Employees get lessons in how to stop leaking

Fed up with secrets being spilled, Donald Trump orders staff to undergo anti-leak training

Employees get lessons in how to stop leaking
Environmental Protection Agency employees attended mandatory training sessions last week to ensure their compliance with the rules against leaking classified or sensitive government information.

President Donald Trump has expressed anger over repeated leaks of potentially embarrassing information to media organizations in recent months. There is now an order for all executive branch agencies to undergo anti-leaks training, the Associated Press reported.

"We share the White House's concern with the unlawful leaks throughout the government," Justice Department spokesman Ian Prior said Wednesday.

The EPA occasionally creates, receives, handles and stores classified material because of its homeland security, emergency response and continuity missions. EPA employees also work closely with contractors and other federal agencies that more regularly handle classified information.

Relatively few EPA employees deal with classified files, but the new training also reinforces requirements to keep "Controlled Unclassified Information" from unauthorized disclosure.

A fact sheet sent to EPA employees warned that leaks of even unclassified information could have serious consequences to national security.

"Enemies of the United States are relentless in their pursuit of information which they can exploit to harm US interests," the document said.

The document also summarized past instances where government secrets had been spilled either through espionage, computer hacks or leaks to reporters.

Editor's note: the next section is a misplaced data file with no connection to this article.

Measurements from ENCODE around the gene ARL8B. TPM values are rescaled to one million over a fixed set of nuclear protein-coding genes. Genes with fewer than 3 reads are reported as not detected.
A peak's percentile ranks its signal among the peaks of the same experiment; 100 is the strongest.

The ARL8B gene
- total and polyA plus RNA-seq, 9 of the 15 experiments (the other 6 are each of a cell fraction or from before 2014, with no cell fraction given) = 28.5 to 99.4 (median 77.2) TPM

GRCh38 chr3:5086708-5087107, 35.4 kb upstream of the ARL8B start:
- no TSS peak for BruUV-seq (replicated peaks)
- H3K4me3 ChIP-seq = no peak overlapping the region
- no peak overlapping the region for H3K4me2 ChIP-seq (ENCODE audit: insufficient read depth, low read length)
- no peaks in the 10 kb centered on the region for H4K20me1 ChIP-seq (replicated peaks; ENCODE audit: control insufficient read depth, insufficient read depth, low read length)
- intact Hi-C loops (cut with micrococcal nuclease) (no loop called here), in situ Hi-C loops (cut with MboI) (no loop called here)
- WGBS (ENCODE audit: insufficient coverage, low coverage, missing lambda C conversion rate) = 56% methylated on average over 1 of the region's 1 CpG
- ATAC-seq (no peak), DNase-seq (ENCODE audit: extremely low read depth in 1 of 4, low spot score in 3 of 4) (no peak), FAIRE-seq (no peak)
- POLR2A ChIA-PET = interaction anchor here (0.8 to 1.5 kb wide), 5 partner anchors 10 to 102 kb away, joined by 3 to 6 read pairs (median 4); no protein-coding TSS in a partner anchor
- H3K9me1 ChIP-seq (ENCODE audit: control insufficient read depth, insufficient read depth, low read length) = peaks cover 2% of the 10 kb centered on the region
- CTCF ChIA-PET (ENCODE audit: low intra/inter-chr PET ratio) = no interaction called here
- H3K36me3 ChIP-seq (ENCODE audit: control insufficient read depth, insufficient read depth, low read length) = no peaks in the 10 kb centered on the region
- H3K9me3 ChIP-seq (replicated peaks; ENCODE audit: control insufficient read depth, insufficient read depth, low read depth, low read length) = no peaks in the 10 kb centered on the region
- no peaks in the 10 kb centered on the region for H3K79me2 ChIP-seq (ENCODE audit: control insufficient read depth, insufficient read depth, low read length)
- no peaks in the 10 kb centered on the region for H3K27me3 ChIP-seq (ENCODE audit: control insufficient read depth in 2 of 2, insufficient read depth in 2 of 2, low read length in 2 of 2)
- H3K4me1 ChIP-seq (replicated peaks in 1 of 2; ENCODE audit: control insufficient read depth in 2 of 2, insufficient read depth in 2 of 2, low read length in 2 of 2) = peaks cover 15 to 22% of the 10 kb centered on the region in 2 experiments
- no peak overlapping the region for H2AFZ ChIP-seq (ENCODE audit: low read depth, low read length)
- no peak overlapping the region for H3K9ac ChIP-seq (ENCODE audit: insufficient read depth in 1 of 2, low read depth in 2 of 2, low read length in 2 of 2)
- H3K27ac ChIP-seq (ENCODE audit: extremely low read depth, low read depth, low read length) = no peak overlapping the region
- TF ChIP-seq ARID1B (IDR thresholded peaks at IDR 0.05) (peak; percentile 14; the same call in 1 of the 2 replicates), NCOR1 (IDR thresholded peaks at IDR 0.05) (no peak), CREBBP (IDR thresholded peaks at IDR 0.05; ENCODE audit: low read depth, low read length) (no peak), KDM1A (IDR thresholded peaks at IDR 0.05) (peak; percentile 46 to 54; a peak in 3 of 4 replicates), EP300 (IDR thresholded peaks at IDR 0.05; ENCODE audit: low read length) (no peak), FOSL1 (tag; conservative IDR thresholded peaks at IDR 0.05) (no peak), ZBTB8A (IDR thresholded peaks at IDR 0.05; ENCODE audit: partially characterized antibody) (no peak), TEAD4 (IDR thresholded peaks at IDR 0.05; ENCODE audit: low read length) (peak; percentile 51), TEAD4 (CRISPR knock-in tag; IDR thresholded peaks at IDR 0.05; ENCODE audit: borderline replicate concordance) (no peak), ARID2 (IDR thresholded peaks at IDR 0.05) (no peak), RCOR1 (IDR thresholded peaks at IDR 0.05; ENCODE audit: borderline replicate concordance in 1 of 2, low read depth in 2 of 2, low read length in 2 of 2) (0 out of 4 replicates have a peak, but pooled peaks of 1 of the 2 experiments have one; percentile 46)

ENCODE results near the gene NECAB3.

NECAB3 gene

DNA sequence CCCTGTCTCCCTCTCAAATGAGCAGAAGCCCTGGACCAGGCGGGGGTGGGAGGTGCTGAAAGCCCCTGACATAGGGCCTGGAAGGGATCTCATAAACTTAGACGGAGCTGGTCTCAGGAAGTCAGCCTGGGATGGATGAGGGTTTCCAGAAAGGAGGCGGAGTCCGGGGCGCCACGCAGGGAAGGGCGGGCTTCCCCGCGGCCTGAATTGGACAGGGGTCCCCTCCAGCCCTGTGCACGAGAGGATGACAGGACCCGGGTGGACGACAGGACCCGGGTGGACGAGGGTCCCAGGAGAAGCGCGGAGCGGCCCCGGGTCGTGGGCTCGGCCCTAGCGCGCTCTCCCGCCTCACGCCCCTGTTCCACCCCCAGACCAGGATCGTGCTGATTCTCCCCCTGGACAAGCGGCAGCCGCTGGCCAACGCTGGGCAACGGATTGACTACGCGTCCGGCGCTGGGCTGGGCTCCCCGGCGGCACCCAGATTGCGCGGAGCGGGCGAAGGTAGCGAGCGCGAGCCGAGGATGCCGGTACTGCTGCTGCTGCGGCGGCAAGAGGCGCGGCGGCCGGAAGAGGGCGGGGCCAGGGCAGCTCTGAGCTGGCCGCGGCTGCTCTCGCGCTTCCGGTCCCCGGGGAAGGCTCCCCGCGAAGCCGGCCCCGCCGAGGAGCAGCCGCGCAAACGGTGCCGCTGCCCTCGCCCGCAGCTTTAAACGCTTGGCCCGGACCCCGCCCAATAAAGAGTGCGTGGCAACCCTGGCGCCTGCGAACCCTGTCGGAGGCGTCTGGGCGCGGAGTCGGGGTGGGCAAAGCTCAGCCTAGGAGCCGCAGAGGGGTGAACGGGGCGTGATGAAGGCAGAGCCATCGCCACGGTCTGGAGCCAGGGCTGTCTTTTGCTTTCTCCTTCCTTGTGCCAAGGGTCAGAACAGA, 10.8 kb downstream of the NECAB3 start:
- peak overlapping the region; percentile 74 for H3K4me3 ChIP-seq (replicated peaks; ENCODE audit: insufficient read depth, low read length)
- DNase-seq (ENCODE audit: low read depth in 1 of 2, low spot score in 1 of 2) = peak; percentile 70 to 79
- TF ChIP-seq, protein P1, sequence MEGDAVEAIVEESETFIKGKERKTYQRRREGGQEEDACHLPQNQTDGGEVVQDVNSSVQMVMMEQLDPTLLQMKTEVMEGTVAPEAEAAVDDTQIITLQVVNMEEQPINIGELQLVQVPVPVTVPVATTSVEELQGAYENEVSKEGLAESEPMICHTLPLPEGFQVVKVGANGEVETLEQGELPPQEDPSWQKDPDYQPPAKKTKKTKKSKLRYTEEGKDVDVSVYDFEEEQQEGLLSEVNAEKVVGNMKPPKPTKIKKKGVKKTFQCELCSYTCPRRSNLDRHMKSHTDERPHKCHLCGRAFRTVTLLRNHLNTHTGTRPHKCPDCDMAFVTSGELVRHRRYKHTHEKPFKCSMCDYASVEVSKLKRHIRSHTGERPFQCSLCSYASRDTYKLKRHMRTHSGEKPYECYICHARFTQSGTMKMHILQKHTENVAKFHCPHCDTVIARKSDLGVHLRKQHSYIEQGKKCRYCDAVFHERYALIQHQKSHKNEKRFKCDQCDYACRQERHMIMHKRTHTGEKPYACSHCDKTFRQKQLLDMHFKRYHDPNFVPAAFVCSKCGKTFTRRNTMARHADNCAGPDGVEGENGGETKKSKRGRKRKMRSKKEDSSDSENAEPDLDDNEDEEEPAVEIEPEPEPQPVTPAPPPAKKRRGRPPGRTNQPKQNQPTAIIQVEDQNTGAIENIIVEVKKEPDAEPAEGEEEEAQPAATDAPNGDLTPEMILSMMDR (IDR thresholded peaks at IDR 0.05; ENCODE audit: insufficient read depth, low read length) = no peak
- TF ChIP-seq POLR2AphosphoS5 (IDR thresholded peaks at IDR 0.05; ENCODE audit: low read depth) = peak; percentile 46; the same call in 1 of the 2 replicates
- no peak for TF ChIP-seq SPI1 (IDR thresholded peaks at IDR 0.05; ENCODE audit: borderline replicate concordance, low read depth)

The list includes:
  • the 1980s spying case involving CIA counter-intelligence officer Aldrich Ames on behalf of the Soviets;
  • a 1972 leak to columnist Jack Anderson about spying on members of the Soviet Politburo, which he disclosed in The Washington Post; and
  • the 2015 hack of computers at the Office of Personnel Management, a data breach that compromised the names, Social Security numbers, birthdates and home addresses and other sensitive personal information for 18 million people.
In a speech last month, Attorney General Jeff Sessions said those responsible for the "staggering number of leaks" coming out of the administration would be investigated and potentially prosecuted.

EPA staff was reminded of the whistleblower protections afforded to federal employees who expose wrongdoing. The training materials directed them to do so through proper channels for reporting fraud, waste and abuse, including the inspector general's hotline.

Related stories:
Stop your confidential information from walking out the door
Would your staff sell private information?

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